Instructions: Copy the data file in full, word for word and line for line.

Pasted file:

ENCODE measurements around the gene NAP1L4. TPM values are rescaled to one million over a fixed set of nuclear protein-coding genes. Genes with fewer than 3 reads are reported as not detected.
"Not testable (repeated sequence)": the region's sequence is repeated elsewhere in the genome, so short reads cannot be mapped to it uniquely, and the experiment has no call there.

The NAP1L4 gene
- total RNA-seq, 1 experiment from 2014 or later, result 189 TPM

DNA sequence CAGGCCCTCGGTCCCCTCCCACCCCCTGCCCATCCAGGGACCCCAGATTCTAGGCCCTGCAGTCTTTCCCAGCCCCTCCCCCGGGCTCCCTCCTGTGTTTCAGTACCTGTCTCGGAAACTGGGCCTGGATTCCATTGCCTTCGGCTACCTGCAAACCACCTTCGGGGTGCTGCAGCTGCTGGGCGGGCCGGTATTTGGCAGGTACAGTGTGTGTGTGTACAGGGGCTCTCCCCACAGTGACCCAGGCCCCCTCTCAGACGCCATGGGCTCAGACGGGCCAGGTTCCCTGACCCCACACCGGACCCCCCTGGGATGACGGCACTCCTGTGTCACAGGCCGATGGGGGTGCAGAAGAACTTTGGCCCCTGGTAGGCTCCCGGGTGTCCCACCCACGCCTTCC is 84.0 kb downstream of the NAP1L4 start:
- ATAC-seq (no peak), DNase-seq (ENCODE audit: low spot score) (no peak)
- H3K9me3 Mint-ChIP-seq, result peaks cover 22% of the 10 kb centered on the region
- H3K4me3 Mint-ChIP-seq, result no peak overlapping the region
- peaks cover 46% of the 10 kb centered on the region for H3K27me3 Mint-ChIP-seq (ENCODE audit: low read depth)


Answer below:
ENCODE measurements around the gene NAP1L4. TPM values are rescaled to one million over a fixed set of nuclear protein-coding genes. Genes with fewer than 3 reads are reported as not detected.
"Not testable (repeated sequence)": the region's sequence is repeated elsewhere in the genome, so short reads cannot be mapped to it uniquely, and the experiment has no call there.

The NAP1L4 gene
- total RNA-seq, 1 experiment from 2014 or later, result 189 TPM

DNA sequence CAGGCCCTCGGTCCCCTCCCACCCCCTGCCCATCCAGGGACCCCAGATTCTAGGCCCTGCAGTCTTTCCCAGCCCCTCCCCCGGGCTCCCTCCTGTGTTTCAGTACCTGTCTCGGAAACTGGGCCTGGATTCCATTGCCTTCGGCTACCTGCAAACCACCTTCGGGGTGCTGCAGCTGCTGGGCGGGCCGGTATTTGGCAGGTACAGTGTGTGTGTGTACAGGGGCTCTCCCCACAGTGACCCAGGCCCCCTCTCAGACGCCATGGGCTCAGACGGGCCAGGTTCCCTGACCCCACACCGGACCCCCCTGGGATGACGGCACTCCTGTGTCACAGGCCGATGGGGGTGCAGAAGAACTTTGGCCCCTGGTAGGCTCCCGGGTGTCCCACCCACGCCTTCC is 84.0 kb downstream of the NAP1L4 start:
- ATAC-seq (no peak), DNase-seq (ENCODE audit: low spot score) (no peak)
- H3K9me3 Mint-ChIP-seq, result peaks cover 22% of the 10 kb centered on the region
- H3K4me3 Mint-ChIP-seq, result no peak overlapping the region
- peaks cover 46% of the 10 kb centered on the region for H3K27me3 Mint-ChIP-seq (ENCODE audit: low read depth)